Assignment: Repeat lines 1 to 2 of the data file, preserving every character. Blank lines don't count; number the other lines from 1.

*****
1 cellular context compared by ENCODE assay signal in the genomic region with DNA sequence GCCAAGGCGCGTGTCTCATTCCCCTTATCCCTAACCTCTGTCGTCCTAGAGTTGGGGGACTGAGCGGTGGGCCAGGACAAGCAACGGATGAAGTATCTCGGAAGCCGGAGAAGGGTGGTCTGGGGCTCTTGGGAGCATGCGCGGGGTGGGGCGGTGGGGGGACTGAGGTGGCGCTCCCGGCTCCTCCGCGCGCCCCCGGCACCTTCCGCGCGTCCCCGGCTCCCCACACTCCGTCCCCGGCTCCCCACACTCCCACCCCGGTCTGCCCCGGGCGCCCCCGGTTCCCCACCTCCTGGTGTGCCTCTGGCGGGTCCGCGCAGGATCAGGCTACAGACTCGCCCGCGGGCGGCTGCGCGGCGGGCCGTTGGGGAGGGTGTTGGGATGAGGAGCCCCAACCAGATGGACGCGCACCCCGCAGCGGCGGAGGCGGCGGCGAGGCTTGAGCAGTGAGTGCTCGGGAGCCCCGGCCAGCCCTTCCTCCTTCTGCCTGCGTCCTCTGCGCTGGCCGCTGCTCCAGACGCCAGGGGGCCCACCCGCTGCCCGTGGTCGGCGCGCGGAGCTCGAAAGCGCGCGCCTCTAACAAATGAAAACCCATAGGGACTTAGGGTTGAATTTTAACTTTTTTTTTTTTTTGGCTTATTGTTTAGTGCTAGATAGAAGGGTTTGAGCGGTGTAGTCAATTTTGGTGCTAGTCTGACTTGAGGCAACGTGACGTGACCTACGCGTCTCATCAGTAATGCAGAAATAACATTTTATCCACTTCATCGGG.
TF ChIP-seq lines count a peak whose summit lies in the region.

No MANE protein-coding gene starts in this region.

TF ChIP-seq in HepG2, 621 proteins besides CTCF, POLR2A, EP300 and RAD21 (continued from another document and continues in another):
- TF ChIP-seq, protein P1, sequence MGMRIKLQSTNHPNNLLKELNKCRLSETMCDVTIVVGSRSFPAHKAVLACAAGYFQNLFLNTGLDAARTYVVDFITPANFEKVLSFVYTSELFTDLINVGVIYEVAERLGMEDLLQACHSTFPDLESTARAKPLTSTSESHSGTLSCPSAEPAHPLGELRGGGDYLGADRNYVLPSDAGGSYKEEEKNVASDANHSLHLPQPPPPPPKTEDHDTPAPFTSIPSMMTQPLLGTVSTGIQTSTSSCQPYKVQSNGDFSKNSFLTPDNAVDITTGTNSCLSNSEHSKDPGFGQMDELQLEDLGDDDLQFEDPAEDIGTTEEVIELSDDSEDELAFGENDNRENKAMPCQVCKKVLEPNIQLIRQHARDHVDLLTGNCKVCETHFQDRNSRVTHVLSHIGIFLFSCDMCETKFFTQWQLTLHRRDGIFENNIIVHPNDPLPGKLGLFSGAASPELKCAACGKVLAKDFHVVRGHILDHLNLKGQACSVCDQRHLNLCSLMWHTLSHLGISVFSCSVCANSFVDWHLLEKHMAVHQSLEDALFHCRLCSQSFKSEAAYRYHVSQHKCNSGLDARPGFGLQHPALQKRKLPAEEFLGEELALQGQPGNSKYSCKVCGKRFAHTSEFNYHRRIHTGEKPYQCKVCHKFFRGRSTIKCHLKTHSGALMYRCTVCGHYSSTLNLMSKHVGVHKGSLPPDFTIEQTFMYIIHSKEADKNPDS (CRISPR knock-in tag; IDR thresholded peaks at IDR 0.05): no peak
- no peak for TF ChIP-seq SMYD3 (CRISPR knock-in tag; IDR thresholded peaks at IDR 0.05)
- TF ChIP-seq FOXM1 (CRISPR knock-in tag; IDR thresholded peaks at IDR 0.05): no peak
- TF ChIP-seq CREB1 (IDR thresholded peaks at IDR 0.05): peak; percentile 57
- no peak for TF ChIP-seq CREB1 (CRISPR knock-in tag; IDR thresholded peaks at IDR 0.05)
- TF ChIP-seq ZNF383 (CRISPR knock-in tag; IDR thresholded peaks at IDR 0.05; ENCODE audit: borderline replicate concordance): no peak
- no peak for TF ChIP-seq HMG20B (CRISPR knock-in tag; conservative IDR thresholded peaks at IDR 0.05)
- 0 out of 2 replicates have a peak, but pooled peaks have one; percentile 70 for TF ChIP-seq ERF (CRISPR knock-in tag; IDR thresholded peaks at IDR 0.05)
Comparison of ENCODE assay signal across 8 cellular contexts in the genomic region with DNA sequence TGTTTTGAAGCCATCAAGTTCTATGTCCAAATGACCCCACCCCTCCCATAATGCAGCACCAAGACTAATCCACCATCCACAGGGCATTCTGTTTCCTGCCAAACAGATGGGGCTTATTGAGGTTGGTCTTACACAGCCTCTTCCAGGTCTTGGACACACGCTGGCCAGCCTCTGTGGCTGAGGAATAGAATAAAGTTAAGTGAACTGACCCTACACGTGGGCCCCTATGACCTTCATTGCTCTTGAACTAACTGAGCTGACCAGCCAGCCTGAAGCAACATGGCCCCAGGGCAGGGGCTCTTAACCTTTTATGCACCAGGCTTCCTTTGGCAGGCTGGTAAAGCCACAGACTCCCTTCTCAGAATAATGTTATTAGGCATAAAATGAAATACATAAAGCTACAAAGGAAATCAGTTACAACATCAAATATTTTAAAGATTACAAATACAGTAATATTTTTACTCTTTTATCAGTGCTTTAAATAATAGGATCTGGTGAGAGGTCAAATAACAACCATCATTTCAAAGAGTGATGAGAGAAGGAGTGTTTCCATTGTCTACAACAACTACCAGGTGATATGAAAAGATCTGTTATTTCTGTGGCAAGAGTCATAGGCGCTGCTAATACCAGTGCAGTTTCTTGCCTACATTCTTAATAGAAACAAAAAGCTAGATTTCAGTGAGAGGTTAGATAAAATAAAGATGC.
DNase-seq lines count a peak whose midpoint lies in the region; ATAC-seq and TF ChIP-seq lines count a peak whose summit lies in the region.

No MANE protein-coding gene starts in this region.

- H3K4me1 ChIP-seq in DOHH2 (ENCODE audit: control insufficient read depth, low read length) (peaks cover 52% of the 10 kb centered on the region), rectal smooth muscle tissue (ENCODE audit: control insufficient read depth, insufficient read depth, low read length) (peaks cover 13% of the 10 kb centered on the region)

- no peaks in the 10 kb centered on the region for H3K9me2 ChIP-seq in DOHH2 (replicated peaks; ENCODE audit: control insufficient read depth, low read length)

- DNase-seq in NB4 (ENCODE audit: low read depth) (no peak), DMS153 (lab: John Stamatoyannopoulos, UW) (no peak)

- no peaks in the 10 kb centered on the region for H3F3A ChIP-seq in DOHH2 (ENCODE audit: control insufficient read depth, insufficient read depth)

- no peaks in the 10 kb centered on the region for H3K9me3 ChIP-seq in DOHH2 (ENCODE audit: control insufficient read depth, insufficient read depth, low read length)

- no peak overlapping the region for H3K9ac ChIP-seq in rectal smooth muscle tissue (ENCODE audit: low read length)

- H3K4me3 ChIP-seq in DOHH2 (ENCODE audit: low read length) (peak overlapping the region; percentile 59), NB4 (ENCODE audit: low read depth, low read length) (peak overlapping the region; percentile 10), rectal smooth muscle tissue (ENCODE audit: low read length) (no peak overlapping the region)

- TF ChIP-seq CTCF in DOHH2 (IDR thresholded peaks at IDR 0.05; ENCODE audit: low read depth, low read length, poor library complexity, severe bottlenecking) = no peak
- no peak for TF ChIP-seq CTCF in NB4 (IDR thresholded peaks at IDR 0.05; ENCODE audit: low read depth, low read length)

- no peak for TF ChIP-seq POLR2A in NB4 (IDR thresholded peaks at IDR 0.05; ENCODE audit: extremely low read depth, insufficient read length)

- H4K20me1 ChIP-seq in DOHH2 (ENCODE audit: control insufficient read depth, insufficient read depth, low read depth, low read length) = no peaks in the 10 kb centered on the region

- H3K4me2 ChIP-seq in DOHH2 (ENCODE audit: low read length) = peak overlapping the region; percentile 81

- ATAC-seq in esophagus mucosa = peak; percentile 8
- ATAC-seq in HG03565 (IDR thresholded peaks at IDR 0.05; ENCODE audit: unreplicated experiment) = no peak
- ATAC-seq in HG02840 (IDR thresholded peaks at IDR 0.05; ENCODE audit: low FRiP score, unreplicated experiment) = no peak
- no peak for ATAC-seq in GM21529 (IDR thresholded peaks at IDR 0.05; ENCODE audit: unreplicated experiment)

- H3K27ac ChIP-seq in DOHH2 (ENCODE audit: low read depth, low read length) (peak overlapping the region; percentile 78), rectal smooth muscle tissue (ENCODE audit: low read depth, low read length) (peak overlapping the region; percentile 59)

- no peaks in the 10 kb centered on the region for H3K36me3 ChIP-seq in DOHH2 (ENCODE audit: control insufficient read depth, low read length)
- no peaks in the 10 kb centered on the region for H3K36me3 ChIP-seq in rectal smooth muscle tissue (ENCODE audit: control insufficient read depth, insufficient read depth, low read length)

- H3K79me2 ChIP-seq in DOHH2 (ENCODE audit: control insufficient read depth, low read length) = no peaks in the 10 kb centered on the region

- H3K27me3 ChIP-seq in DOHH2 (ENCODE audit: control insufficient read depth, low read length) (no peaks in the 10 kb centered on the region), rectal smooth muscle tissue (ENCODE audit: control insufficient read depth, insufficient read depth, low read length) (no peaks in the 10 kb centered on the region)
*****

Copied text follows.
1 cellular context compared by ENCODE assay signal in the genomic region with DNA sequence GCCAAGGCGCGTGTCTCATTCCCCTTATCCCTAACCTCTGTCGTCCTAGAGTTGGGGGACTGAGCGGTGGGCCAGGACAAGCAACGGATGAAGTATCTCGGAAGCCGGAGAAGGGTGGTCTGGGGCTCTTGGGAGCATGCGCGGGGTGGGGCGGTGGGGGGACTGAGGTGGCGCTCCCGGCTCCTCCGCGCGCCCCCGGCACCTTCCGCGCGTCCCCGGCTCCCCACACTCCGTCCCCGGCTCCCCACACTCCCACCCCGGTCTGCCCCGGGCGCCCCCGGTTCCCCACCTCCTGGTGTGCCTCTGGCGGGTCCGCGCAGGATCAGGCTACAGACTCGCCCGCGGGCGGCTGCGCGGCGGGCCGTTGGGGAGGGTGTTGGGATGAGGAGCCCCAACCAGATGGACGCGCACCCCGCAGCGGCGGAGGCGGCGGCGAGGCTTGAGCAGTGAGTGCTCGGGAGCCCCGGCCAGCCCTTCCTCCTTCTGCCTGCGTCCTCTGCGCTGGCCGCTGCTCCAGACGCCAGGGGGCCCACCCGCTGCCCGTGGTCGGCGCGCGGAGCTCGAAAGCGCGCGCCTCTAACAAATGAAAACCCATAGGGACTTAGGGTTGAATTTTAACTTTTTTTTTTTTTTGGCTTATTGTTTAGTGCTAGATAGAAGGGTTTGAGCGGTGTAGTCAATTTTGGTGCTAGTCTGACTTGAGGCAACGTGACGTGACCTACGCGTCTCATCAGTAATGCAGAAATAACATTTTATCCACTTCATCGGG.
TF ChIP-seq lines count a peak whose summit lies in the region.